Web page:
Yesterday morning I listened to a segment on the Brian Lehrer show about street harassment (cat-calling) in NYC. Lehrer interviewed three women: Latosha Belton and Ashley Lewis, two Brooklyn teenagers who worked with Girls for Gender Equity to create “Sisters in Strength Strikes Back: Our Struggle with Street Harassment,” a city-wide summit this past May; and Maggie Hadleigh-West, maker of the anti-street-harassment film War Zone.
The three women talked about their extensive experiences with street harassment directed at them from men of all ages. Ashley Lewis described how she feels like her new way of responding to street harassers is better than staying silent:
The approach I’m taking now, I feel like it’s better ’cause I’ll ask a man something, “Do you really think it’s appropriate to come at me in the street?” And they’re so taken aback by the question that they’re stunned, they don’t know what to say. So instead of answering it, they kind of walk away from me, so it kind of helps.
Hearing that, I couldn’t help worry that the girls would encounter some men who would do far more and far worse than run away. Maggie Hadleigh-West described some of those more violent responses when discussing how she came to make her film:
… I realized that I actually had a weapon that I could turn on the men exactly in the same way that they were harassing me… I would turn the camera on the men, and I would ask them, ‘Why are you looking at my breasts? Why did you just say what you said to me?’… I got an abundance of responses. Sometimes men were angry, a number of times men tried to hit me, sometimes they ran away from me, sometimes – very, very rarely, in fact twice out of about a thousand interviews, they were apologetic.
Brian Lehrer commented on Maggie’s turning the camera on the men, saying “It’s really funny because they were invading your space, and what you did was turn around and invade their space.” Maggie responded by making an important point: “Right – but they’re accustomed to the privilege of being able to do that without there being any consequences whatsoever.”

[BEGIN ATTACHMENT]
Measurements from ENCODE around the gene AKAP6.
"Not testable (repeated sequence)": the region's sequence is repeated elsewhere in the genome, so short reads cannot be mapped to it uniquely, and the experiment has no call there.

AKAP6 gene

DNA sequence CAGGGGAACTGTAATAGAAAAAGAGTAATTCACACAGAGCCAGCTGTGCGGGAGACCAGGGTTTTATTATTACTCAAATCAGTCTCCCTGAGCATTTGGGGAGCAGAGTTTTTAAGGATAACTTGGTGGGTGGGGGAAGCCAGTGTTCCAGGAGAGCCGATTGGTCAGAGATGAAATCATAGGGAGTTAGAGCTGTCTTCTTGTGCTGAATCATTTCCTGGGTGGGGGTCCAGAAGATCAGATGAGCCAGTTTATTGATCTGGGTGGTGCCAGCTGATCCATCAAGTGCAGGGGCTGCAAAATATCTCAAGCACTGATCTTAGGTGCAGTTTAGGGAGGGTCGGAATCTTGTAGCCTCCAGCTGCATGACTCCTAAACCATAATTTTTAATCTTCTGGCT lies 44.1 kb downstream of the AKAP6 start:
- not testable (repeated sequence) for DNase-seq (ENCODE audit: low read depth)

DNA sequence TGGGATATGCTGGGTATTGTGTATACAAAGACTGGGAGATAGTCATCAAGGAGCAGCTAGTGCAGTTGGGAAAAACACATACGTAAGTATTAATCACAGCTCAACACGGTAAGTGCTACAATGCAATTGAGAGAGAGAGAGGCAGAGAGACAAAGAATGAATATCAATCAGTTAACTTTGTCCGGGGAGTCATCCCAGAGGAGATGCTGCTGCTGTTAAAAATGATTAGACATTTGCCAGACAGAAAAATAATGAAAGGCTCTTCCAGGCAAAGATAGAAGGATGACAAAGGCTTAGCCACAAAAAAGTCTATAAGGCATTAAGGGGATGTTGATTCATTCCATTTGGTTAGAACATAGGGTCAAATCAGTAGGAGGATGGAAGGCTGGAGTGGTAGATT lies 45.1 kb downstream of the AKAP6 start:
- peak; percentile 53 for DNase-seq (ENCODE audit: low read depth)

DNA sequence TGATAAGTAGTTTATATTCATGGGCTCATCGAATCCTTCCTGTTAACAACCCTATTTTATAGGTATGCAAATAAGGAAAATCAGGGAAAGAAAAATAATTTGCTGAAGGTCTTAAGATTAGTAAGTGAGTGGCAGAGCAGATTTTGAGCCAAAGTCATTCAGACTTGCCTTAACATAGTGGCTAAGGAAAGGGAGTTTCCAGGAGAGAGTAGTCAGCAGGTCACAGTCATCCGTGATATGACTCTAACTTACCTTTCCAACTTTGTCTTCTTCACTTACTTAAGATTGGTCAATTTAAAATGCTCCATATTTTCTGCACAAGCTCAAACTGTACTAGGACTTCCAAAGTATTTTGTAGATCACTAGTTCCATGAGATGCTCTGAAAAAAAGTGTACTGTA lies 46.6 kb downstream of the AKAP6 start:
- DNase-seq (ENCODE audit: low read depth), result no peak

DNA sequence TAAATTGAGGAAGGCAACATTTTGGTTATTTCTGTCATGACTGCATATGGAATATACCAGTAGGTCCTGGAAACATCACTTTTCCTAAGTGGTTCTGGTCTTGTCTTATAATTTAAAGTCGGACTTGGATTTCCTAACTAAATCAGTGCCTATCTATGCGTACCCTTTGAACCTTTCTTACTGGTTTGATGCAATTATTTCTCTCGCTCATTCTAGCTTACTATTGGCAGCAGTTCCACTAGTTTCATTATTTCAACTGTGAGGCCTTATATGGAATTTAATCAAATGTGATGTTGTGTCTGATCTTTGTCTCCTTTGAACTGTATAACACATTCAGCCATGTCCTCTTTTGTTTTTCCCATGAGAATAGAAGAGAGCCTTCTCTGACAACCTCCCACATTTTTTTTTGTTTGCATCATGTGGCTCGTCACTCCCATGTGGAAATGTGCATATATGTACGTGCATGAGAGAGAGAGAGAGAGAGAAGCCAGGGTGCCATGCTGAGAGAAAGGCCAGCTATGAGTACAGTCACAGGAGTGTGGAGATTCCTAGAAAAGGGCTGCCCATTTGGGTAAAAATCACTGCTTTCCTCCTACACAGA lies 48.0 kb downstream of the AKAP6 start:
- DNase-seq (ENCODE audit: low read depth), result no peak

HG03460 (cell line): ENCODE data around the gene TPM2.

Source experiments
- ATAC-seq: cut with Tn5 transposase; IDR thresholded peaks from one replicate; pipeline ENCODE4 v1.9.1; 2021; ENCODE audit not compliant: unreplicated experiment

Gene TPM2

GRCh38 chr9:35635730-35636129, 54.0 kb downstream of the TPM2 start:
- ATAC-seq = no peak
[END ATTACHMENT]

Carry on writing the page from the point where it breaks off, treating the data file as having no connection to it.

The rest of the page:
The phone lines were opened to callers, both women who experience street harassment and men who perpetrate it. The caller was Shane from Queens, who attempted to justify his cat-calling: “Just acknowledging a woman that, how do I say this, she wore something that she was obviously looking for attention for, so I said, ‘Ok, you look nice.’ What’s wrong with that?” Comments like that make it clear that this sort of street harassment is just another point on the continuum of violence against women; this guy’s b.s. sounds a lot like the “she was dressed like a slut, she was asking for it” type of justification that’s so often given for rape and sexual assault. Even if it’s admitted that the rapist’s actions were wrong, blame can also be directed towards the victim if she was wearing or acting in any way that could be labeled as “provocative” or “sexual” in the least.
Of course, the women were well-prepared for that sort of garbage rationale, probably having heard it before. Latosha put it quite well when she said, “The main flag that flew up in my mind was when he said she’s obviously looking for attention. We are not mind readers, nor are we psychics. You have no idea whether or not she was looking for the attention, or maybe it’s just a hot day, and I feel comfortable in shorts. It isn’t up to you to decide whether or not she wants you to talk to you.”